The Sydney Roosters’ signing of Joseph Suaalii is, for many, problematic.
Mitch Aubusson will become the most capped player for the Sydney Roosters this weekend.
Playing in his 14th and final season, Aubusson will on Saturday step on to the Sydney Cricket Ground for his 303rd first-grade match for the Tricolours, passing Anthony Minichiello (302) and Luke Ricketson (301).
A one-club man, he is one of only 41 players in the history of the NRL to have played 300 games.
It is testament to his consistency at being such a top performer that he continues to be selected for so long, and it says much for his durability that he has been available for so many years and missed so few games.
Never the biggest nor the fastest, he had to compete for many years with high-quality players for his position and yet has always seemed to command a spot in the best 17.
A three-time premiership winner, he also finished runners up with three preliminary finals appearances. He has played in 22 finals matches and is the Roosters’ club captain. He captained first grade in Round 1 of 2012 against Souths when he played a part in a remarkable Roosters comeback.
His representative career consists of two appearances for NSW Country (2016-17) and one for the NRL All-Stars (2017). He can be called upon to fill so many gaps for his team. He has played five-eighth, centre, winger, lock, second-row and hooker and played in a grand final wearing number seven.
Starting or coming off the bench, he is the ultimate Mr Fix It. He can change positions with ease when the moment requires.
While his versatility did not allow him to settle into a regular position on the field, he nevertheless became a regular in the team. His flexibility and willingness to adapt help make him so valuable.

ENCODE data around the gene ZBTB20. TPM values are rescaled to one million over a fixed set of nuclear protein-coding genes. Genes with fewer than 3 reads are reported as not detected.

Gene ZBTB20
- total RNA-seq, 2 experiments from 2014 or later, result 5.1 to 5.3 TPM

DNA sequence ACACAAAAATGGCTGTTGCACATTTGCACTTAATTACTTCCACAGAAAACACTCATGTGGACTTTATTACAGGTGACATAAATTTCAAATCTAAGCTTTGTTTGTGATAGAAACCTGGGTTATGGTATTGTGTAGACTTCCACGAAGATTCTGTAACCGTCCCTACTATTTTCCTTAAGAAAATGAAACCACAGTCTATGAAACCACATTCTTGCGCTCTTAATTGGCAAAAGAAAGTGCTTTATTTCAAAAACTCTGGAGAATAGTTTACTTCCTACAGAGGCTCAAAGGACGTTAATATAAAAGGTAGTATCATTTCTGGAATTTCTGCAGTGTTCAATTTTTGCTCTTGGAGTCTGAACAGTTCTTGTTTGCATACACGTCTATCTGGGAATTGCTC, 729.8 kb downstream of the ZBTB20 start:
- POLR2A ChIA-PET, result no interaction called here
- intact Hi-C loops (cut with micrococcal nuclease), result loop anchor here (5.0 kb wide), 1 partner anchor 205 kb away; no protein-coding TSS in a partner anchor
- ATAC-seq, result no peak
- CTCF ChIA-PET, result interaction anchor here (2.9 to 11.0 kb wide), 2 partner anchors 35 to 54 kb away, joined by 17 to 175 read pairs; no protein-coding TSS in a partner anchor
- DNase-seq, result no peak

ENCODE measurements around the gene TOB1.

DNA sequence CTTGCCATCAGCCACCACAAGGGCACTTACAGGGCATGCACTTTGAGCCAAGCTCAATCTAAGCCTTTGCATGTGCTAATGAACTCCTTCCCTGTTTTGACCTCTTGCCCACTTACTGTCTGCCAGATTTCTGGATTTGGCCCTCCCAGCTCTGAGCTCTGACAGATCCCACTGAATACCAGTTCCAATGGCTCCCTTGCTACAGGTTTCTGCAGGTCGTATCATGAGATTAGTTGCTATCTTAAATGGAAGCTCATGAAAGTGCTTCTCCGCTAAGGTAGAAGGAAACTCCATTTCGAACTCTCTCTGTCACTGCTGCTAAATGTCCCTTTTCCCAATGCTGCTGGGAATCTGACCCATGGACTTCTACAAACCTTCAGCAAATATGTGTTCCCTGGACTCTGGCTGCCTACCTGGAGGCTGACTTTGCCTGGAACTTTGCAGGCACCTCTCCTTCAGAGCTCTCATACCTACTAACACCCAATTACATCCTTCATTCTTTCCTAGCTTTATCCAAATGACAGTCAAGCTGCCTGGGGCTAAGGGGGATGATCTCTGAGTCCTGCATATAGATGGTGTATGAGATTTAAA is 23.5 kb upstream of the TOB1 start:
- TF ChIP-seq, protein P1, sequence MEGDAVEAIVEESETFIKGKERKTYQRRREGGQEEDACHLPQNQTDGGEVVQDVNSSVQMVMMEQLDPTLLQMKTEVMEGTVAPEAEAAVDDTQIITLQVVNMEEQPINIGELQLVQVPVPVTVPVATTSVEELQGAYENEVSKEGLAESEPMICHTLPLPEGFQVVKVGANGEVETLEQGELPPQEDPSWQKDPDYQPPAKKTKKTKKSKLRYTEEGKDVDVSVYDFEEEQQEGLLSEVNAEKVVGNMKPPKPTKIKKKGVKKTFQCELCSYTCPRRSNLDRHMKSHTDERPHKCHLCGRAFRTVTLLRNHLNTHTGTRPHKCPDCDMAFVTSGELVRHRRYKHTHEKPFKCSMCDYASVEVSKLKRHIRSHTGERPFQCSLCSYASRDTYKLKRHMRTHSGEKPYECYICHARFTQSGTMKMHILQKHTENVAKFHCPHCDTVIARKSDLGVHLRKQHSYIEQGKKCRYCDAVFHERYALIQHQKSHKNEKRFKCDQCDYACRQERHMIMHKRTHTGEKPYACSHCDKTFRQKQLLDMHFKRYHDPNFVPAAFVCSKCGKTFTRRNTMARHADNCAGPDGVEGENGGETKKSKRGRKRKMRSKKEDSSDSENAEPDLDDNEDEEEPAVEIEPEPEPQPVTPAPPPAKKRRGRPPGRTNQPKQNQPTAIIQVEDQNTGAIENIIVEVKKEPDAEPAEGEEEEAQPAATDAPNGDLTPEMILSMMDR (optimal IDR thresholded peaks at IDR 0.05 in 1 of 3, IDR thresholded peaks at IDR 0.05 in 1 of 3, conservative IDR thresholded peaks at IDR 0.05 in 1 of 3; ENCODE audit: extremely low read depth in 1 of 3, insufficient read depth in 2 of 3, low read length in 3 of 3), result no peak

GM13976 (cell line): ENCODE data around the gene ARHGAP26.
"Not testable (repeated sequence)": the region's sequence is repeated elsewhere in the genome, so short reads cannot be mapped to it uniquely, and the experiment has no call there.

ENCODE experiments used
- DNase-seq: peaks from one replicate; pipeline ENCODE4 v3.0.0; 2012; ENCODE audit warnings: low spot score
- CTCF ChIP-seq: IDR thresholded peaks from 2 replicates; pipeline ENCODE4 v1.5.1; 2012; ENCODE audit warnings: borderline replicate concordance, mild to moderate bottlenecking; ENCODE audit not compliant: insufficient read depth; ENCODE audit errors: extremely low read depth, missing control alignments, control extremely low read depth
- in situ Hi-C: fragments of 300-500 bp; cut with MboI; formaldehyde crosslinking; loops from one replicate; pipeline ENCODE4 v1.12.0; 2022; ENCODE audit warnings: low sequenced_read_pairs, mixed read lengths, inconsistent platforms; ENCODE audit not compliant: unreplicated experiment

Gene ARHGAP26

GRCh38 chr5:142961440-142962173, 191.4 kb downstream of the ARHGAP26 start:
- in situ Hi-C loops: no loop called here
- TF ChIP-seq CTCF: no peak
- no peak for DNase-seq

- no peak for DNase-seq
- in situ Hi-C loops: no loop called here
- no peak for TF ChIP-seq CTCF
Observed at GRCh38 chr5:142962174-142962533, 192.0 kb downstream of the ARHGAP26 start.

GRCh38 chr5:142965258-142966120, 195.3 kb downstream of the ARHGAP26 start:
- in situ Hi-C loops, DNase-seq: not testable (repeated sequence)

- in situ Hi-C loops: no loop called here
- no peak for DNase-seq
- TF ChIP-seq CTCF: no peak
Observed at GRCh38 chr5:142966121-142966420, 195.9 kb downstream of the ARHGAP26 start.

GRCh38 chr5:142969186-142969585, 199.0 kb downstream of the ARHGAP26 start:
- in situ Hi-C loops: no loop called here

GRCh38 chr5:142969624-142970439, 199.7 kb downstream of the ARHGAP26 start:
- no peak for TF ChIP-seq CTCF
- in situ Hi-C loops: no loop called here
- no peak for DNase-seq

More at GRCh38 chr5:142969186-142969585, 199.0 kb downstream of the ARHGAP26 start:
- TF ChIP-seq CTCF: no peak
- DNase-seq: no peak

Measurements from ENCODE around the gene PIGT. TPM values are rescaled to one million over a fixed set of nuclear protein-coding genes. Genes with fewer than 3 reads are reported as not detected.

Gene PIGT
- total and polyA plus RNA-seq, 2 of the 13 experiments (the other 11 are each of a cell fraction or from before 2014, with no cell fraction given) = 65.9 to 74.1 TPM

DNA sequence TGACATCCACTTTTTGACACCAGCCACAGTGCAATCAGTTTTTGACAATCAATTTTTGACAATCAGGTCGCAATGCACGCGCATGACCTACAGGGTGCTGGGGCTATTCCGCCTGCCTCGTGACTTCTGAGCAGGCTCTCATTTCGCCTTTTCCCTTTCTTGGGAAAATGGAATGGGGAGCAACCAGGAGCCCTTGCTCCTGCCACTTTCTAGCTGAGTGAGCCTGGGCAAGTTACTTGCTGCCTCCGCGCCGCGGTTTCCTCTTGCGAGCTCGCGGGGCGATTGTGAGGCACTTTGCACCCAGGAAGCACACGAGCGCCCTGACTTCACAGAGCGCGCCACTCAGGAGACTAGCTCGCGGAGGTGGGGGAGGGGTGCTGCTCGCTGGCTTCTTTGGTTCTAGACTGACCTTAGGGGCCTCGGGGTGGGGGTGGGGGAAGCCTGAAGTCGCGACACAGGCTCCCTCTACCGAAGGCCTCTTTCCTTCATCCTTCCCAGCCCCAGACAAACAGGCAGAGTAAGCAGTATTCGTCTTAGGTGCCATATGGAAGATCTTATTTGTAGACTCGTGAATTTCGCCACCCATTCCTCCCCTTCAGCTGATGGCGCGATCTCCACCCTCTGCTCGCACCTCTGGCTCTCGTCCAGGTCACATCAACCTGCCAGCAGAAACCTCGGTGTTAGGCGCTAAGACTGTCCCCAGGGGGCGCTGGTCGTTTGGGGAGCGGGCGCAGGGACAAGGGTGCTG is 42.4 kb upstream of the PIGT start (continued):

His focus has never been on doing what is best for himself nor his next contract. Rather, Aubusson’s priority has always been what is required for the team and then to shape his performance accordingly. Many players approach the other way around.
On the field, Aubusson runs great lines with good pace and evasion. He is a strong defender that can bring down the best of them. In a preliminary final in 2018 he picked up and dumped Sam Burgess on his back.
Even the might of Burgess was startled at what this spindly back-rower dished out. Burgess rose in a fluster and lost the ball.
There has been much adulation for the bravery of Cooper Cronk, who played the second half with a broken shoulder blade, in that same match against Souths.
There were even greater plaudits for Cronk in the grand final a week later. In both games, Mitchell Aubusson defended alongside the injured Cronk.
With Cronk frequently run up quickly in defence or requiring assistance while tackling essentially with one arm, Aubusson was always covering for his teammate.
In the 2018 grand final Aubusson made 34 tackles, second only to Jake Friend, and missed one. Like much of what Aubusson does, this didn’t get much notice – not that that has ever mattered to him.
Born in 1987, Aubusson played his junior football for the Ballina Seagulls and Ballina Xavier College and represented the Australian Schoolboys in 2005.
He joined the Sydney Roosters in 2006, where he played Jersey Flegg (under-20s) and NSWRL Premier League (now Canterbury Cup) for Newtown (then the Roosters feeder club). He played in Newtown’s 2006 NSWRL Premier League grand final loss to Wentworthville.
Then came his first-grade debut in 2007 as starting five-eighth. Finals football had eluded the Roosters the previous two years.
In his first year, they would finish tenth and collect the wooden spoon two years later. They would qualify for finals twice in Aubusson’s first six seasons.
But he was identified as part of a crop who could help the sun rise again in the Eastern Suburbs.
At a club often labelled a transit lounge, Aubusson never looked for the departure gate. He never shopped himself around. There has been no link to scandal nor has he ever been suspended.
Roosters powerbrokers recognise the 33-year-old’s character and the influence he has had throughout the club. There are indications he will continue with the Roosters in an off-field role after hanging up the boots.
Much hype and adulation are afforded to players who provide fleeting moments of flash among much fizzle. Aubusson flies under the radar delivering week-in and week-out. Despite the lack of fanfare, he is held in the highest of esteem by all who know him.
He won’t draw attention but he should be recognised for his career. He is a player every club needs but rarely has.